"No way this is a Tuesday night in D.C.," I said over the pulsing music and roar of happy diners at the newly opened Daikaya Izakaya (705 6th St. NW) in Chinatown. The restaurant was bustling for a weekday and judging by the ever-growing line for tables, it would remain so well beyond the late time I left the restaurant.
But the wait is well worth the effort at what is now one of my favorite restaurants in the District.
From the kitschy-cute menu stapled to a Japanese pop magazine, to the Japanese commercials running in the bathroom, to the cozy seating arrangements, Daikaya feels like home the moment you walk in and the food invites you to stay.
We basically tasted the entire menu, thanks to the very tapas-style (sorry, Japan, for the analogy to Spain) plating. Everything arrived quickly as a result of the mobile ordering devices carried by each server so the request is basically instantaneous.
I loved the freshness of the "cold dishes" menu category, particularly the cucumber salad made with rayu, garlic chips, ground sesame seed and chili thread ($6). A whole cucumber was lightly serrated and laid on the bed of sauce, arrayed with the additional garnishments. I felt sated eating it but was left wanting more, which is a good sensation to have from a first course.
Another good one is the yamaimo (tiny slivered potatoes) with sweet soy vinegar, basil and marinated salmon roe ($6). Much like the cucumber, it was very fresh but with a thicker texture so it stays with you a bit longer.
If you had to choose an accompaniment for the cucumber salad, I would recommend the mizuna salad with burrata, tomatoes and dashi gelee ($12). The mixed green salad surrounded a nice amount of cheese, and the tomatoes and gelee added just the right mix of tang and sweetness.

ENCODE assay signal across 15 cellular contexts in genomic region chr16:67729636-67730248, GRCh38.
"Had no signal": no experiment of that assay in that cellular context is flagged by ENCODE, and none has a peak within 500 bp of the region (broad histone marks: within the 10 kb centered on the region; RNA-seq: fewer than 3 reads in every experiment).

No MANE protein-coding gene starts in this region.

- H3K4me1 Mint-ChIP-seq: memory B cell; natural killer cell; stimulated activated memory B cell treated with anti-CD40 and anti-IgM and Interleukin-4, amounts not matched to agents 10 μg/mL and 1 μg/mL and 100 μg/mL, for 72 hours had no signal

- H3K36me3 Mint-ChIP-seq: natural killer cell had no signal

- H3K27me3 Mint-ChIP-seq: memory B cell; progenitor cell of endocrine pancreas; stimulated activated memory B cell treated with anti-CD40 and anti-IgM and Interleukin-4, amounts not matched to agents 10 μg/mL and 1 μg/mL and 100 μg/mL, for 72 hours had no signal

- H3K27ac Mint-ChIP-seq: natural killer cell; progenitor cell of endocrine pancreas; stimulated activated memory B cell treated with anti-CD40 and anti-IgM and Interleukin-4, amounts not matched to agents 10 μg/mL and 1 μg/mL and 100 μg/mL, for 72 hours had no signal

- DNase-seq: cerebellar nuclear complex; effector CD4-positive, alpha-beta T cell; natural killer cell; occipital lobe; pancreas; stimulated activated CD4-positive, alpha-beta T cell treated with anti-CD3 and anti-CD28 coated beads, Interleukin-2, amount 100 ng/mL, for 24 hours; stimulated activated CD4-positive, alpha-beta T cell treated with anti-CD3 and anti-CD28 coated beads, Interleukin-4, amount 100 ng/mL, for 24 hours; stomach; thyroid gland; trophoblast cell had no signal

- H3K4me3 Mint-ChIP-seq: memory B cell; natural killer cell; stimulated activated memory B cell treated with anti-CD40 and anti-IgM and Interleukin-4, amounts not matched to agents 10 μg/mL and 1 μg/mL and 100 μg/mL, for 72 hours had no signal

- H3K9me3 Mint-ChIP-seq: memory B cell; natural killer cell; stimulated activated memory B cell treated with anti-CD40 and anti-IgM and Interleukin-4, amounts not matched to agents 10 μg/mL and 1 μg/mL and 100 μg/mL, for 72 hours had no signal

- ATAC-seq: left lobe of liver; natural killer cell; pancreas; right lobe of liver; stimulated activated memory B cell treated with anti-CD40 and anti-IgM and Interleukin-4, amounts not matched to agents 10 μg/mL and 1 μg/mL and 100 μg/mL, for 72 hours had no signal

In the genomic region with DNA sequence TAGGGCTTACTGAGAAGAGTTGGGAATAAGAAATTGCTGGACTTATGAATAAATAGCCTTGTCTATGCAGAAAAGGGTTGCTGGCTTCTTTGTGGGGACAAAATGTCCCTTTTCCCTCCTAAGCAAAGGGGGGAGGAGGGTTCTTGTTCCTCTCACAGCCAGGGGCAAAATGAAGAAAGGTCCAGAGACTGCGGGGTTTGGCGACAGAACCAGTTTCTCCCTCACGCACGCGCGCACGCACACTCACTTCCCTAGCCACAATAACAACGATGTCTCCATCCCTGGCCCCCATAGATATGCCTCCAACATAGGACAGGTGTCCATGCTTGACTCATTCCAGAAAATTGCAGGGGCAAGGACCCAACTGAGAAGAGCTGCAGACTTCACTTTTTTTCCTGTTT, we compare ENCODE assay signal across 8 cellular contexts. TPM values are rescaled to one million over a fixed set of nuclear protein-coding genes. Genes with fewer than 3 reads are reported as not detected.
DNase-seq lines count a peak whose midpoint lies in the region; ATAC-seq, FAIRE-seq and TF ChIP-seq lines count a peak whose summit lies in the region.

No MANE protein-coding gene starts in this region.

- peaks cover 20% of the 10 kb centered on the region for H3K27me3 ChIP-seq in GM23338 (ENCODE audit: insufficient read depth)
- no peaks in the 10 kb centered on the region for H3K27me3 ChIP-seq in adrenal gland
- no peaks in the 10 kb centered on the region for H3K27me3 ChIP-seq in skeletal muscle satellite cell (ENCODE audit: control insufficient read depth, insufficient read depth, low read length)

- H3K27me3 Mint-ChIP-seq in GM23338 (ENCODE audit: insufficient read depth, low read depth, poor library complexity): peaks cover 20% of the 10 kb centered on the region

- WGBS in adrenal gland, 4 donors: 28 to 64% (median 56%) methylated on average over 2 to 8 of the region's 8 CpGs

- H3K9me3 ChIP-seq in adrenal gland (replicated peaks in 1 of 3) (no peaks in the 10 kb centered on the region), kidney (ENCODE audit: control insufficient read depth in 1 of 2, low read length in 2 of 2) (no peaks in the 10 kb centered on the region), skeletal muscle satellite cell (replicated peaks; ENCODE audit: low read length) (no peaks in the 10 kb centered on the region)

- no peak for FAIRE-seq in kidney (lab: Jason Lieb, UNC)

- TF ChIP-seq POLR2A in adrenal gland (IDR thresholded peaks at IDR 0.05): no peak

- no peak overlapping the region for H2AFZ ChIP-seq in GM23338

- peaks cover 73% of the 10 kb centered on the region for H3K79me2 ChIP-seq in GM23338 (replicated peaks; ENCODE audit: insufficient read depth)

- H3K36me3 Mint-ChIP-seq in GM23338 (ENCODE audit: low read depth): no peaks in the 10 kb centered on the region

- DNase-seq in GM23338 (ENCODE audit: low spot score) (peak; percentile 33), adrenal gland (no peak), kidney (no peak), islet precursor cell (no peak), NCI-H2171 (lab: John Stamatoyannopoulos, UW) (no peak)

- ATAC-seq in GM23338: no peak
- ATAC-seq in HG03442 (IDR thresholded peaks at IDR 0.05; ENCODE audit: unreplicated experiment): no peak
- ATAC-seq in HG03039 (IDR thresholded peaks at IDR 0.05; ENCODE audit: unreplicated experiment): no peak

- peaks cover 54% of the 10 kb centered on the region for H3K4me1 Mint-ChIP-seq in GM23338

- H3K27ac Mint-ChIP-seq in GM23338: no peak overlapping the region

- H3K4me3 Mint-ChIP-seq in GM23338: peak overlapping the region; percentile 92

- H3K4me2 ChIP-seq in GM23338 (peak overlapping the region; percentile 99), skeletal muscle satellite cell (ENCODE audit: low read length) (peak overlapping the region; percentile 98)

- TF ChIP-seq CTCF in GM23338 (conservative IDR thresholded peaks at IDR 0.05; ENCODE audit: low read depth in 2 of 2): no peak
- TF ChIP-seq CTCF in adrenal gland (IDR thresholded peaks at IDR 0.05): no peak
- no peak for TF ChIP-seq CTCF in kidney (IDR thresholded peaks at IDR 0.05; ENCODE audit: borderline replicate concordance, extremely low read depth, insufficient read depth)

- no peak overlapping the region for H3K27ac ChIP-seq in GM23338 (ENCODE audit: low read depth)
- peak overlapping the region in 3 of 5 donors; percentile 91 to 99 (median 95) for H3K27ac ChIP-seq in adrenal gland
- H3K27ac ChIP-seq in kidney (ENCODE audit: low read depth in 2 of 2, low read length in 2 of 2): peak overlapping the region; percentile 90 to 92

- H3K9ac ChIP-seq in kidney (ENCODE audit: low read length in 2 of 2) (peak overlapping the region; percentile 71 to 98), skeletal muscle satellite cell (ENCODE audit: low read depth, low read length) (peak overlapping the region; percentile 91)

From the "fried dishes" category, you must try the crab croquettes ($8). Two crab balls are presented with their flavoring of Old Bay, tonkatsu sauce and nori salt, and the crab croquettes melt in your mouth, bursting with flavor.
If you're in the mood for meat, any of the skewered items are very good, but I would not miss the fried garlic ($3) in the "unique dishes" category. You'd think the garlic would be pungent and overwhelming, but it was fried to a mushy texture and rendered nearly tasteless, so the pairing with the spicier and brighter kimchee miso made for a perfect combination.
The drinks and desserts were also top-notch. The cocktails were not too sweet, and you won't want to skip the chocolate ice cream with miso-banana caramel, chocolate crisps and crushed banana chips ($4). Two generous scoops.
Downstairs you'll find the noodle bar; however, you should really climb the stairs to the Izakaya and try several of these wonderful dishes. Many kudos to Daikaya for bringing something so fun and tasty to D.C.